ZIS-41 on trials, April of 1942

Tactical-technical requirements for a "57 mm anti-tank SPG on the chassis of a ZIS-22M all-terrain vehicle" were finalized on August 21st, 1941. The accompanying letter, copies of which were sent to ZIS and factory #92, indicated that the changes to the ZIS-22M chassis should be minimal. In addition, the chassis had to be returned to ZIS after the design was complete. That was done because the ZIS-22M existed in very small numbers at the time.

According to the requirements, the chassis had to have armour for the cabin and engine compartment, as well as the fuel tank and ammunition racks. The mass had to be no more than 6.5 tons, and the range at least 250 km. Aside from a ZIS-2 gun, the halftrack had to have a DT machinegun in the cabin. The SPG had to carry at least 100 shells, which had to be easy to load. The rate of fire was estimated at 15 RPM.

Crossing a snowy slope.

The appearance of the SPG that was indexed ZIS-41 was no accident. Only 100 ZIS-30s were produced, and the Komsomolets tractor was out of production by August of 1941, so no more could be built. There was no alternative to the ZIS-22M. The problem was that production of the ZIS-22M was also not going smoothly. Only three were built, and an attempt to mass produce it in Moscow failed.

The index ZIS-41 was given to the SPG by factory #92, not the automotive factory in Moscow.

The design of the cooling grilles can be seen in this photo. Trials showed that the design was poor.

It's worth mentioning a few details about the work done in 1941. A few authors write that the vehicle was built and tested in the fall of 1941, and then work stopped before the end of the year. This is not the case. The SPG was definitely built on the ZIS-22M chassis. The question is when it was built. The halftrack itself received the name ZIS-42, and one of the experimental vehicles was equipped with an M-13 rocket launcher system. This vehicle went through testing in mid-September alongside analogous launchers on the T-40 and STZ-5 chassis.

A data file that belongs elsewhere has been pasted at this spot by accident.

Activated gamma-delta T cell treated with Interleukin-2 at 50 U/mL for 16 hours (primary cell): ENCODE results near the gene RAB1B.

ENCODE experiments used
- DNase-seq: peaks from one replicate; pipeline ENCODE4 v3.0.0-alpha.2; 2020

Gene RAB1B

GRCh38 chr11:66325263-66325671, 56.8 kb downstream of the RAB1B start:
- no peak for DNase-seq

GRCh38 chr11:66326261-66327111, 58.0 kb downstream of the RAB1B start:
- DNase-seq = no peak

ZIS began its evacuation from Moscow in October of 1941. The question of whether or not the ZIS-41 was finished before then is still open. However, it is obvious that the information about ZIS-41 trials in November is nonsense. The real trials happened several months later.

The gun platform design can be seen in this photo.

According the the experimental work schedule dated February 1st, 1942, the experimental SPG was ready by then, but trials have not yet begun. The Artillery Committee was still preparing the trials program. 15,239 rubles were spent on designing the ZIS-41, 28,255 were spent on building the prototype, and the ZIS-2 gun cost 11,500 rubles.

In addition, it was planned to build 24 ZIS-41s in the spring of 1942, before the trials were even complete. The due date was October of 1942. Factory #92 and ZIS were responsible for production. The budget was 2,400,000 rubles, or 100,000 per SPG. This was not cheap: the light T-60 and T-70 tanks, as well as SPGs on their chassis, cost less.

Nevertheless, the documents prove that work on the ZIS-41 did not end in 1941 and trials were not held in 1941.

With many inconveniences

The ZIS-41 was tested at the Gorohovoets artillery proving grounds (ANIOP). The orders for trials and the trials schedule arrived on February 24th, 1942. The SPG itself came later, on March 13th, and the documentation came a week later. One of the experimental ZIS-22M prototypes was used to build the SPG. It was rather experienced: according to documents, it had already traveled 16,500 km when the mobility trials began.